My love for Amy Sherman-Palladino runs deep. As someone who grew up watching “Gilmore Girls” every Tuesday at 5pm, I have missed the incredible wit and pace of ASP’s dialogue and the quirkiness of her characters. While the Netflix reboot of my beloved childhood show was more or less satisfying (a whole other blog post in itself), I think the Amazon pilot The Marvelous Mrs. Maisel is Sherman-Palladino’s finest work in a long, long time.
The show is set during the 1950s on the Upper West Side of Manhattan, a world filled with family secrets, gossipy neighbors and Chanel-clad facades of perfect domesticity-– not completely unlike Lorelai Gilmore’s childhood. The two concepts differ most obviously in that ASP’s new heroine Midge Maisel does not have a community of outlandish, sympathetic characters to commiserate with. Instead, it is the lone responsibility of Mrs. Maisel to break free from the grasp of this suffocating society. She is an unapologetic rebel, albeit a reluctant one at first– and Sherman-Palladino couldn’t be any more perfect to write such a role.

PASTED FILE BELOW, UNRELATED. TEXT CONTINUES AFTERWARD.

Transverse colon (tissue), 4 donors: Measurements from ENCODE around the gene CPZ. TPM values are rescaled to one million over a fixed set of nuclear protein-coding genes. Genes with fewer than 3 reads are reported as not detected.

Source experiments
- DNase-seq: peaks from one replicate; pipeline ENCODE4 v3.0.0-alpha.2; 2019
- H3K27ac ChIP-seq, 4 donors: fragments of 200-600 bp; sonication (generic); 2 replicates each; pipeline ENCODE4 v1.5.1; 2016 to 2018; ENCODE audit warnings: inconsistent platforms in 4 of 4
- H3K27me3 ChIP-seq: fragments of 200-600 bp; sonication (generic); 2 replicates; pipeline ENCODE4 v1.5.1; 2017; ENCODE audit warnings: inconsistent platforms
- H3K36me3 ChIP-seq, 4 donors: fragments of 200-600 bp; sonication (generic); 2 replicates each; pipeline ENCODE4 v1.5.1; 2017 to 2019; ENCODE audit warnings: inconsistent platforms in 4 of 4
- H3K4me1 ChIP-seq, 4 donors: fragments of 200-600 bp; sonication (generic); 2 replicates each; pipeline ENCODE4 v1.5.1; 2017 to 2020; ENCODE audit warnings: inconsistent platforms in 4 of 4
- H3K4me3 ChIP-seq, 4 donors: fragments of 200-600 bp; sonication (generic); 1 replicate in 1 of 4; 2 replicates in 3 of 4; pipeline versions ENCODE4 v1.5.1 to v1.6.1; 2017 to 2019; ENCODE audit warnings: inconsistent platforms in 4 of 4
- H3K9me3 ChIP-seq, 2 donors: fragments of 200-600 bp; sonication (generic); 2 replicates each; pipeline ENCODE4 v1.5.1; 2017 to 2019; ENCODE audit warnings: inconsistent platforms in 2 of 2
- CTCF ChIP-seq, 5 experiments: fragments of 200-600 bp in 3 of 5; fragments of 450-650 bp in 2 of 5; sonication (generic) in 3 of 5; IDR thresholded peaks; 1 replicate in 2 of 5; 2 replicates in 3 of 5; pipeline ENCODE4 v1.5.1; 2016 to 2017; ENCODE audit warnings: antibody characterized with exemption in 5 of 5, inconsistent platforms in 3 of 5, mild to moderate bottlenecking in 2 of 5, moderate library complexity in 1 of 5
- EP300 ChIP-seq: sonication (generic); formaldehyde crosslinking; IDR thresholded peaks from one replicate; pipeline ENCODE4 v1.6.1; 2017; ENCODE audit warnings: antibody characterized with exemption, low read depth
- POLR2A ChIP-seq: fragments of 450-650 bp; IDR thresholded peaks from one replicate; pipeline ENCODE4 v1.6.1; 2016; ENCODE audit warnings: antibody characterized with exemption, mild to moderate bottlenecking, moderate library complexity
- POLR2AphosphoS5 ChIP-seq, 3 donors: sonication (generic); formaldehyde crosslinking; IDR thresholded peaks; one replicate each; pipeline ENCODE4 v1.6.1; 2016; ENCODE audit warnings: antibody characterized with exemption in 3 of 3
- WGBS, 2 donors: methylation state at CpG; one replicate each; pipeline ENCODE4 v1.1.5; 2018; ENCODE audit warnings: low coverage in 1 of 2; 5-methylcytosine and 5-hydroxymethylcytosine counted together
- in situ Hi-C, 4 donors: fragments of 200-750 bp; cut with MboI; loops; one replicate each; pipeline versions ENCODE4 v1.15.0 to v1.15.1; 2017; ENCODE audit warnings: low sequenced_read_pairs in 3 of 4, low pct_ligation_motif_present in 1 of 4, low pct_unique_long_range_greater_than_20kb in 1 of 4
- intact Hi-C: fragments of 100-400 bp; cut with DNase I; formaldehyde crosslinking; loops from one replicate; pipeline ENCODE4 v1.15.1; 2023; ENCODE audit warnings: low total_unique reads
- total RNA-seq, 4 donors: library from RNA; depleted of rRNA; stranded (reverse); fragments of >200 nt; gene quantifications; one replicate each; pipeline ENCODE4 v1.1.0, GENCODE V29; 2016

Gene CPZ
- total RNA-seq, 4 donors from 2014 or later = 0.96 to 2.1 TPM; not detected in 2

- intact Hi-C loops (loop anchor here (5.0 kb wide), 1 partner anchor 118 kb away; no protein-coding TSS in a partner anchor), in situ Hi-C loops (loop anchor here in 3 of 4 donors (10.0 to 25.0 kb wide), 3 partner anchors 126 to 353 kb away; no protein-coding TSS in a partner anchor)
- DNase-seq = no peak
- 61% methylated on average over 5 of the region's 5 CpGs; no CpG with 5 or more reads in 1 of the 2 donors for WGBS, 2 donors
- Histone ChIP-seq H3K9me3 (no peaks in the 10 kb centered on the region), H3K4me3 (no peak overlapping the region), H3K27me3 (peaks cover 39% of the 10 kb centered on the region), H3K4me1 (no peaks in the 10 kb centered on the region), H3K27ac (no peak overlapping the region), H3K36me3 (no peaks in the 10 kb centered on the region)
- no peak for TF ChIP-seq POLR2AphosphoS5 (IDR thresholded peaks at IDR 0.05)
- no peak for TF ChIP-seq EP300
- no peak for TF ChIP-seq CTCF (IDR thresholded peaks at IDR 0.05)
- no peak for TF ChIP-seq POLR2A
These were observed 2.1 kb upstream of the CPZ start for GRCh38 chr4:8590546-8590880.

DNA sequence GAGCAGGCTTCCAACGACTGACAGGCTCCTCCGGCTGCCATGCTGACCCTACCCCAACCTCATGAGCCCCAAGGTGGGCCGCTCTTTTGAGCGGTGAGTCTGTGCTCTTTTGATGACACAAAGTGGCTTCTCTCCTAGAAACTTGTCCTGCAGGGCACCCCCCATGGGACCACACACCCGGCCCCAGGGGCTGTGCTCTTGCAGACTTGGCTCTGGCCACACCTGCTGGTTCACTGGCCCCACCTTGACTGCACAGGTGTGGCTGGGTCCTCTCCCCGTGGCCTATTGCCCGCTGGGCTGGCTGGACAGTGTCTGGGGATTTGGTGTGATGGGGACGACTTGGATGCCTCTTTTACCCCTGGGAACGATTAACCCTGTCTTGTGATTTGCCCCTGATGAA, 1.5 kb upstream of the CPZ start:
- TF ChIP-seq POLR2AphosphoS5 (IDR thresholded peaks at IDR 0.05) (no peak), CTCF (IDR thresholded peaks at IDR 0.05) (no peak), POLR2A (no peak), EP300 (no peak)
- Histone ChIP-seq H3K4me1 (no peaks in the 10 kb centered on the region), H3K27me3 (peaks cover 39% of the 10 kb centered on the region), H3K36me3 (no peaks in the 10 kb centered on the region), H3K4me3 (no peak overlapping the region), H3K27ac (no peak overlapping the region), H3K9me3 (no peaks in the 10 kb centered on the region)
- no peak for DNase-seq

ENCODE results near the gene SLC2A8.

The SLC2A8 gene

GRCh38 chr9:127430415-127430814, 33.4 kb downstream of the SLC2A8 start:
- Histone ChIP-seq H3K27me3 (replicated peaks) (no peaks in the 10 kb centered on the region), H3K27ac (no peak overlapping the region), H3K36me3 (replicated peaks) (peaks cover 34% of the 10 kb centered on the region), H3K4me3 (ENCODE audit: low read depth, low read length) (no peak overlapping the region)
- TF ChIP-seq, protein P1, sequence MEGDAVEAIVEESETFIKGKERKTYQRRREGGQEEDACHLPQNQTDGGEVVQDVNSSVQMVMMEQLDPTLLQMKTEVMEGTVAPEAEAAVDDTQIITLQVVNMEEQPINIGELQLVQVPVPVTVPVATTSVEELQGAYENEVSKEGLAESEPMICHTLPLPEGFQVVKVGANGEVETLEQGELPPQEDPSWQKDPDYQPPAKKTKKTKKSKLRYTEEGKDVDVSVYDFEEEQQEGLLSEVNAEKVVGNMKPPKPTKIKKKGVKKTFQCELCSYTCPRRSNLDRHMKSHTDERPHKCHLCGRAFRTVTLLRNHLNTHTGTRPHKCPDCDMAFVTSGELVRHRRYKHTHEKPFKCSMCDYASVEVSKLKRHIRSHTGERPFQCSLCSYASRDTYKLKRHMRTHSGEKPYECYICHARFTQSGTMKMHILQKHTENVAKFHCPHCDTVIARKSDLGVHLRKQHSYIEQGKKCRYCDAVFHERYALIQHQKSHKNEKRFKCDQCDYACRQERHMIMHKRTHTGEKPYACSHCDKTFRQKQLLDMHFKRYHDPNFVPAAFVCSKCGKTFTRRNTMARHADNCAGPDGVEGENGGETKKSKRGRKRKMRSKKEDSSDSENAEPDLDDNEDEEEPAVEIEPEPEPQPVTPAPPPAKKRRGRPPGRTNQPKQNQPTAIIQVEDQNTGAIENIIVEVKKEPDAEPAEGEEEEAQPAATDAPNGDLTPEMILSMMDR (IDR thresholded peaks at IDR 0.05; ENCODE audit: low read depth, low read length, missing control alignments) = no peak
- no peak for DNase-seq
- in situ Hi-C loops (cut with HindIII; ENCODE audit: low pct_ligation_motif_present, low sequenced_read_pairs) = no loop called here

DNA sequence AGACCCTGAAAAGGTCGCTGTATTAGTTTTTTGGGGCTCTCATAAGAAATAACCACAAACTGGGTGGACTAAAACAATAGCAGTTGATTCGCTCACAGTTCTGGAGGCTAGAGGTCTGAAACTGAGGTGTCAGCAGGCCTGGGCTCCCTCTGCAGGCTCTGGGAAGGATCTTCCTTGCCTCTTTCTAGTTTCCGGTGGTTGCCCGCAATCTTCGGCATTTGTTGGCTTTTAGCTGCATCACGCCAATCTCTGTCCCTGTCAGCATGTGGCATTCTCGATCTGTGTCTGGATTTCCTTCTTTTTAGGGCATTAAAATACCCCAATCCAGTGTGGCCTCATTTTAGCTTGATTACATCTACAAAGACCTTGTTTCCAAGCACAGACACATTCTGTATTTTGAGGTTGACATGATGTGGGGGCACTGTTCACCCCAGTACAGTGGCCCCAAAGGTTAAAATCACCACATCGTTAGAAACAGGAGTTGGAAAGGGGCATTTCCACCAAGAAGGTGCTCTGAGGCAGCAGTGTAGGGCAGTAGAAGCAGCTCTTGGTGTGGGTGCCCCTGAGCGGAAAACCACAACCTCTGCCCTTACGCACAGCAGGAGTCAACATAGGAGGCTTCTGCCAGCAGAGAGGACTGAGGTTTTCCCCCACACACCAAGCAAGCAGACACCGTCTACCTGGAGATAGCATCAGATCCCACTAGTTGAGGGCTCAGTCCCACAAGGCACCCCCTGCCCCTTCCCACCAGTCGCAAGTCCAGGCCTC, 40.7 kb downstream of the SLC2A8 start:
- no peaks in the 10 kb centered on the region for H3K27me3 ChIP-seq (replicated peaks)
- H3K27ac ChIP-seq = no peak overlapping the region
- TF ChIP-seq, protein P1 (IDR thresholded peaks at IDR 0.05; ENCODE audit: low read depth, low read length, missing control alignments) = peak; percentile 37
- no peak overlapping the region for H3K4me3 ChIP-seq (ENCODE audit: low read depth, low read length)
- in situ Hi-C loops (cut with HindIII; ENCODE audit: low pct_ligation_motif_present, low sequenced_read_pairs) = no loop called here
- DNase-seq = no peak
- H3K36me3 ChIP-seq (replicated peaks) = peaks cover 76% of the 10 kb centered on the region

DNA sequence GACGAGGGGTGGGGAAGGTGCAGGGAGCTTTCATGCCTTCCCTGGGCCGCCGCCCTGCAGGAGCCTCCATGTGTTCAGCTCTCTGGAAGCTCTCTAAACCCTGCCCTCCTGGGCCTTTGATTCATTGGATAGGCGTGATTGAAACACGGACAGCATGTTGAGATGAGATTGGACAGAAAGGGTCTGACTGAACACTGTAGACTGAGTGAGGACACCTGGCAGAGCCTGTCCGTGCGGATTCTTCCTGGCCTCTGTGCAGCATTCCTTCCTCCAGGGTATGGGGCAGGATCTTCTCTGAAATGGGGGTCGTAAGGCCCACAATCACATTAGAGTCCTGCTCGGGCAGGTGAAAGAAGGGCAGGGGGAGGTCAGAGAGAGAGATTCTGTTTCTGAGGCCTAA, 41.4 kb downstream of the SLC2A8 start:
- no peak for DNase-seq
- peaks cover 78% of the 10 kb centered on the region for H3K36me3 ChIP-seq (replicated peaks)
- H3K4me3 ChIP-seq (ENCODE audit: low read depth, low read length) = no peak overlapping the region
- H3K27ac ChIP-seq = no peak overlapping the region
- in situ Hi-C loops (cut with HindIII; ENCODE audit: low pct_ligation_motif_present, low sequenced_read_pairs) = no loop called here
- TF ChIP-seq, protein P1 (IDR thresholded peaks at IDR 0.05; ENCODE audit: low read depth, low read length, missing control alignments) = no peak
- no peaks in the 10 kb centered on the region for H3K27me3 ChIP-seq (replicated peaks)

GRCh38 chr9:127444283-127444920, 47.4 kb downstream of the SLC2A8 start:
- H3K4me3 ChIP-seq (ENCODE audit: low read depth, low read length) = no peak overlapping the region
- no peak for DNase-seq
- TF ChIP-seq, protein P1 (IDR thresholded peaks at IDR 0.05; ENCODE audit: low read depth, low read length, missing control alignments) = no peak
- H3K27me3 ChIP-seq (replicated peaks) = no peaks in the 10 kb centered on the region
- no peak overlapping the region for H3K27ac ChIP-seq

In a media landscape now saturated with women taking charge of their careers, home lives and body images, The Marvelous Mrs Maisel is a historically-accurate departure from that. Midge Maisel is a woman who wakes up hours before her husband to brush her teeth, wash her face, style her hair and sneak back into bed-- all to maintain the illusion that she actually wakes up looking like a Neutrogena ad. And she enjoys it, no less. This woman is reveling in her housewifery, loving her calorie-restricted existence. It’s when her life stops following the plan she, her parents and the entire Jewish community have mapped out for her that Midge is awakened to the real possibilities of life. That she can do more than bake brisket and bribe MCs to benefit her husband’s creative outlets is a stunning realization for Midge, furthered by her friends and family's continued narrow-mindedness for the trajectory of her life. Midge finds creative solidarity in the incomparable and horribly unfashionable Alex Borstein (perhaps now filling the lesbian-before-her-time role that Sookie St. James was originally envisioned to be).
Since the pilot is the only episode currently available, I can only speculate that the series will continue to unfold in more outlandish ways over the coming years. It is important to note that Amazon has signed for not one but two seasons of this show based solely off the pilot, making this is the first show in Amazon streaming history with a multi-season order — an enormous but unsurprising achievement for Amy Sherman-Palladino.